How can I take 100 owner ship of a property I own 50 of?

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How can I take 100 owner ship of a property I own 50 of?

Me and my roommate co-own a trailer and pay lot rent to our landlords. I pay $100 of the utilities, insurance and taxes. He pays the rent/payments on the trailer. Recently he’s been starting to deal drugs out of our co-owned humble abode and I do not agree with it If he gets arrested can I take full ownership of the home? I don’t like this foot traffic to my house or the fact he’s dealing drugs out of our house and giving these druggies little tours of our home. I don’t want to be a target of robbery, vandalism or even be arrested because he might say the drug stuff is mine or something crazy like that. This is not just an assumption, I have fully witnessed him selling weed, pills and home rolled cigarettes and he has admitted those things to me as well. If I get him arrested can I then take full ownership of the house and finally rid of this roommate disaster?

Asked on September 25, 2017 under Real Estate Law, Indiana

Answers:

SJZ, Member, New York Bar / FreeAdvice Contributing Attorney

Answered 3 years ago | Contributor

His ownership of the home is completely separate from any criminal ats he may commit: the one does not affect the other. Even if he is arrested, convicted, and jailed, he'll still own 50% of the home: being convicted, etc. does not deprive someone of their property.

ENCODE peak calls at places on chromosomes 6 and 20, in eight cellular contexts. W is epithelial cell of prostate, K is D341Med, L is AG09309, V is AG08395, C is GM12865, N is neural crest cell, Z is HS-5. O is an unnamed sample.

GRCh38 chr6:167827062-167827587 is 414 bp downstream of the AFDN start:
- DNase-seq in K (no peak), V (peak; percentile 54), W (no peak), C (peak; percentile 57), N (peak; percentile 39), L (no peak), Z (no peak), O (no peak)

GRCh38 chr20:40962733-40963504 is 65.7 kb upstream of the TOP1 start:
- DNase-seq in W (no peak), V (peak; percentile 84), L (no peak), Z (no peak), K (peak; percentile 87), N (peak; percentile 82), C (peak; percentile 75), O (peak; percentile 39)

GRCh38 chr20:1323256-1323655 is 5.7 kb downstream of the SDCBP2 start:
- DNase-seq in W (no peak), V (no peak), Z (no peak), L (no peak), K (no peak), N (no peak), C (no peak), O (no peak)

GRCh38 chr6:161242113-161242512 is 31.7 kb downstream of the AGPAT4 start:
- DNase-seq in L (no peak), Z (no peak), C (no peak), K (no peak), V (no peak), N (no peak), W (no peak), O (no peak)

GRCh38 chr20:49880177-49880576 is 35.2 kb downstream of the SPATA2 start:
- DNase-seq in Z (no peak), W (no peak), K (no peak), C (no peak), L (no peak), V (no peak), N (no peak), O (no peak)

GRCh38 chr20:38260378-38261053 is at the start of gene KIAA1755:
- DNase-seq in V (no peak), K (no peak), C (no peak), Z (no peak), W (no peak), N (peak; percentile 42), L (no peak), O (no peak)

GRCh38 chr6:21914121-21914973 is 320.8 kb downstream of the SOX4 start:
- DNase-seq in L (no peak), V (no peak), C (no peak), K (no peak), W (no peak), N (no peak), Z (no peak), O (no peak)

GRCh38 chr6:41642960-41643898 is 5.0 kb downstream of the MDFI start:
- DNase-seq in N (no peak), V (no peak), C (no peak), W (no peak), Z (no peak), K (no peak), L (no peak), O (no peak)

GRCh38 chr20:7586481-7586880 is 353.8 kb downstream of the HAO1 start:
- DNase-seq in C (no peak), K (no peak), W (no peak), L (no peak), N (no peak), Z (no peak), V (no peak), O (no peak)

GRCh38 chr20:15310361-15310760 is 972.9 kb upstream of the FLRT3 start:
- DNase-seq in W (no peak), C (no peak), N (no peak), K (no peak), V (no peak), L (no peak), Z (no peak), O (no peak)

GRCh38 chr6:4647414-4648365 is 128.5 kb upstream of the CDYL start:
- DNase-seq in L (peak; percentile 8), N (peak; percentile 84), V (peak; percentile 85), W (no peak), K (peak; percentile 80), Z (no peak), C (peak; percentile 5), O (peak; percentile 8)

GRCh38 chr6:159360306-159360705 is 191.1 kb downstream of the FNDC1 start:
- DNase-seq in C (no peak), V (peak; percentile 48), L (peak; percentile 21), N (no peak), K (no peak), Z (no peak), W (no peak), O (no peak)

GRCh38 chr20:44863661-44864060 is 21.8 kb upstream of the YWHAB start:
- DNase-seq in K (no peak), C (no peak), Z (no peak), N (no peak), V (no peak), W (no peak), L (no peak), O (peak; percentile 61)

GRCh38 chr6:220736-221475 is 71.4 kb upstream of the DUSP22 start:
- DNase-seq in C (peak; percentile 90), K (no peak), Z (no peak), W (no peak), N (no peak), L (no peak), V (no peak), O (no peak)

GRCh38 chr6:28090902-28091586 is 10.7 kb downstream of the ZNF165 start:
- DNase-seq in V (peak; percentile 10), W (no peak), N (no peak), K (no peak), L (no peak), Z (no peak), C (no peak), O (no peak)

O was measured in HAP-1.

Try to either buy him out or have him buy you out voluntarily: that's the easiest, surest way to get ownership. Even if you have to pay him somewhat more than you'd like, or sell out at a discount, it may be worth doing. If he won't agree, you can bring a legal action (lawsuit), commonly called an action for "partition," to get a court order requiring that the home be put up for sale and the two of you then split any proceeds or equity left after paying any loans/mortgages and paying the costs of sale. Note that this legal action will typically cost several thousand dollars if you get a lawyer's help (strongly recommended) and can take many months; if the equity in the trailer is not that great, rather than go through that cost and spend all that time still associated with a drug dealer, you may wish to simply give your share of the trailer to him and get out. Remember: if the police find drugs in a home you own, you could end up being blamed for them and be arrested, too.  While you'd likely eventually be acquitted or have the case dismissed if you are innocent, do you want to go through that? And be exposed to violence from his clients? Simply cutting your losses may be the best course.
If you do want to try to force a sale--since that is the remedy the law provides when the owners of a home cannot agree with what to do to or about it--as stated, ideally hire a lawyer. If you do not want do to so, get a copy of your state's rules of court and also ask the clerk's office of the county chancery court for instructions on filing an action like this.


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